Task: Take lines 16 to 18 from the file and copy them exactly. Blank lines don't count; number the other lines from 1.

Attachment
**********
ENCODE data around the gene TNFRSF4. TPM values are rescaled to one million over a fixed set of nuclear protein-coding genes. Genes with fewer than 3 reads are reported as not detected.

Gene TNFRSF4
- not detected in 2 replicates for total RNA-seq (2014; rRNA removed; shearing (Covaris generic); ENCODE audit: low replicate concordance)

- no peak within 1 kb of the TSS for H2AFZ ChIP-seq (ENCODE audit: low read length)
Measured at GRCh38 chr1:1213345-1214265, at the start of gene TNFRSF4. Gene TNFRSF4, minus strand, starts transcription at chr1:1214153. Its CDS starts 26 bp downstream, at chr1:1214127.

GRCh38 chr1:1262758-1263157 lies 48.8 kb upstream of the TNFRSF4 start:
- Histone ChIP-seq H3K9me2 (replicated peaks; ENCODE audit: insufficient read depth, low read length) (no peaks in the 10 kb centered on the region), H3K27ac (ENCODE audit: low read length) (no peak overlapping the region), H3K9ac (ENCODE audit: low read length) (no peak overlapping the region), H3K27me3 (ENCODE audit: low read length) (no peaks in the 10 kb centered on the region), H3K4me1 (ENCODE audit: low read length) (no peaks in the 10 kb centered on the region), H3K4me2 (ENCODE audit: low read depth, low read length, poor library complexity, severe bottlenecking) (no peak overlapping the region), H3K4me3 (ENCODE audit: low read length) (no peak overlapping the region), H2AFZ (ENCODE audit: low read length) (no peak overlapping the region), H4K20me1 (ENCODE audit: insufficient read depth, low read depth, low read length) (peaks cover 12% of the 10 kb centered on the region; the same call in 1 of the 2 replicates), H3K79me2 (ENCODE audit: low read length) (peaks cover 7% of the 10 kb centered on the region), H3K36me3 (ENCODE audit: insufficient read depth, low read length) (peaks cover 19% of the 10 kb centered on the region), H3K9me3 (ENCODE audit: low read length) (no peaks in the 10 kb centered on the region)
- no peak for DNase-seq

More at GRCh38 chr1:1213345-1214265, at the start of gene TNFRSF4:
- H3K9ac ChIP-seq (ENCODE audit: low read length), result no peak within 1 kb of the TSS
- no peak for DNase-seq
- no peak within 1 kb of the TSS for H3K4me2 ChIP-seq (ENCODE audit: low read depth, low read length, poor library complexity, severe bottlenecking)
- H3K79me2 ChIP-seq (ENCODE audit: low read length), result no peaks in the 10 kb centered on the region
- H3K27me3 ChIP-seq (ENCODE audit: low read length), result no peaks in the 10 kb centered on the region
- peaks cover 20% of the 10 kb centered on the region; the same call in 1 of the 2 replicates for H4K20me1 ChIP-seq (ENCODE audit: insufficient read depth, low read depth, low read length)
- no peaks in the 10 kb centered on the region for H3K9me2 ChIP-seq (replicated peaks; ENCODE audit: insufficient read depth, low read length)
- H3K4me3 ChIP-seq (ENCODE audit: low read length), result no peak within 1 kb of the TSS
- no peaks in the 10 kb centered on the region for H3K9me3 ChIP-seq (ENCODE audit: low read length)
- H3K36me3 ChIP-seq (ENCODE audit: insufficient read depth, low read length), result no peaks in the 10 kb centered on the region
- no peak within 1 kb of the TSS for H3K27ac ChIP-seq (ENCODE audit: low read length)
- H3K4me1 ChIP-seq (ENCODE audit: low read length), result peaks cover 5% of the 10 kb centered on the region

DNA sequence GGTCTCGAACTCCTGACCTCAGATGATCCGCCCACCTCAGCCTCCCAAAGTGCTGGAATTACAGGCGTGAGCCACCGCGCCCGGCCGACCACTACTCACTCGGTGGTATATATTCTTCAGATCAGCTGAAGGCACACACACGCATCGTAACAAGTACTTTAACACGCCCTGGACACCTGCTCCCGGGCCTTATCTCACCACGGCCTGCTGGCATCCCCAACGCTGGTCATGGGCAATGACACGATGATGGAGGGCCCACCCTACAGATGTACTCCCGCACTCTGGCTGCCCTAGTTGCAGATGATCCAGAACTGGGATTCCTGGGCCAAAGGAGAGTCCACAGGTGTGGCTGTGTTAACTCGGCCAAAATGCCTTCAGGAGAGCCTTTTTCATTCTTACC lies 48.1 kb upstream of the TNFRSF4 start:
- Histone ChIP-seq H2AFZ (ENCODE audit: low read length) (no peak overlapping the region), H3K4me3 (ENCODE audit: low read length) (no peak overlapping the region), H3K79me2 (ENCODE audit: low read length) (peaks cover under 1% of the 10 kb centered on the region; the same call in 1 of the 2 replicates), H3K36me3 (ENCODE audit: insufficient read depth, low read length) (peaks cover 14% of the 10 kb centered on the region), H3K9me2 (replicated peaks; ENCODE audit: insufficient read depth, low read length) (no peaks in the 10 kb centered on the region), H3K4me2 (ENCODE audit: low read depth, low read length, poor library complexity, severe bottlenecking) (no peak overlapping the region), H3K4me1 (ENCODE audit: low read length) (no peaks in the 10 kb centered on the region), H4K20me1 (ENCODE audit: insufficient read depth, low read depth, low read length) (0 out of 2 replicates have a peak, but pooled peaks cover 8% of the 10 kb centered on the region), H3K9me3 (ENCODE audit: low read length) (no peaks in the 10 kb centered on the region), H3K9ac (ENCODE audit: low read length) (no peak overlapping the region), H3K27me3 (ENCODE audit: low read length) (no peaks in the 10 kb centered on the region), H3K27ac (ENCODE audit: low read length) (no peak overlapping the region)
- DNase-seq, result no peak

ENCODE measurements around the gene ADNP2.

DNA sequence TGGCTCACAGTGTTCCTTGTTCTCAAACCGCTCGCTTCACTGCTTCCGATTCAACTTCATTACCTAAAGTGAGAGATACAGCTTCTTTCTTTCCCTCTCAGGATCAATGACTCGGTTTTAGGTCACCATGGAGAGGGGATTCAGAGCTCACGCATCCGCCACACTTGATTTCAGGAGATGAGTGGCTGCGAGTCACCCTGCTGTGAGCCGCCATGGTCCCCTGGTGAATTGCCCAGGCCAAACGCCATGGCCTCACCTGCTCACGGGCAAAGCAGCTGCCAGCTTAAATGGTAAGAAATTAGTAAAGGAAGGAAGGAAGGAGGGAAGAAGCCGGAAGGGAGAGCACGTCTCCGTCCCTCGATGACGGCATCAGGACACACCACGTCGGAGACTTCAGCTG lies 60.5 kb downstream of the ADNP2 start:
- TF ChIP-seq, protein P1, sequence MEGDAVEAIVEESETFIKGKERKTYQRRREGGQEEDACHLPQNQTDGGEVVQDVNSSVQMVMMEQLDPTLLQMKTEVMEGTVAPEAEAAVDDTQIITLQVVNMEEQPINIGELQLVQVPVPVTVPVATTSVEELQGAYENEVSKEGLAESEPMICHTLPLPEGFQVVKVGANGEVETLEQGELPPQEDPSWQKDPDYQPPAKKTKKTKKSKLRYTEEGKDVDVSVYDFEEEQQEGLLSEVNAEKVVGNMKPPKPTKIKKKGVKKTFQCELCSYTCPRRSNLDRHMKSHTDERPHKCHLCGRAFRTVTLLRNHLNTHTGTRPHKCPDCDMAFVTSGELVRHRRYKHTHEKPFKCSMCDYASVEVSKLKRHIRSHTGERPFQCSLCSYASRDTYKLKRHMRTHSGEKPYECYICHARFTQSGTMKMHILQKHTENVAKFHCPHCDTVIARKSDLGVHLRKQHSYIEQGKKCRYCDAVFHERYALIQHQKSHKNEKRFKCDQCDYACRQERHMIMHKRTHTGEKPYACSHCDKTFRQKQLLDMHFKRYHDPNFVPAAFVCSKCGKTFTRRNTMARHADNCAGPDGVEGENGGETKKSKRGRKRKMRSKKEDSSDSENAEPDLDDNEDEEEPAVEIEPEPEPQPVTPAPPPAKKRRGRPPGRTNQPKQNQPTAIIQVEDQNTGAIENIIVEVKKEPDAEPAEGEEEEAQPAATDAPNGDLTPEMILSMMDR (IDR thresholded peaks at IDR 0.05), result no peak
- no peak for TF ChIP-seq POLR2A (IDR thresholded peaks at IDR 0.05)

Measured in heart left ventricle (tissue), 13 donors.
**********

- no peaks in the 10 kb centered on the region for H3K9me2 ChIP-seq (replicated peaks; ENCODE audit: insufficient read depth, low read length)
- H3K4me3 ChIP-seq (ENCODE audit: low read length), result no peak within 1 kb of the TSS
- no peaks in the 10 kb centered on the region for H3K9me3 ChIP-seq (ENCODE audit: low read length)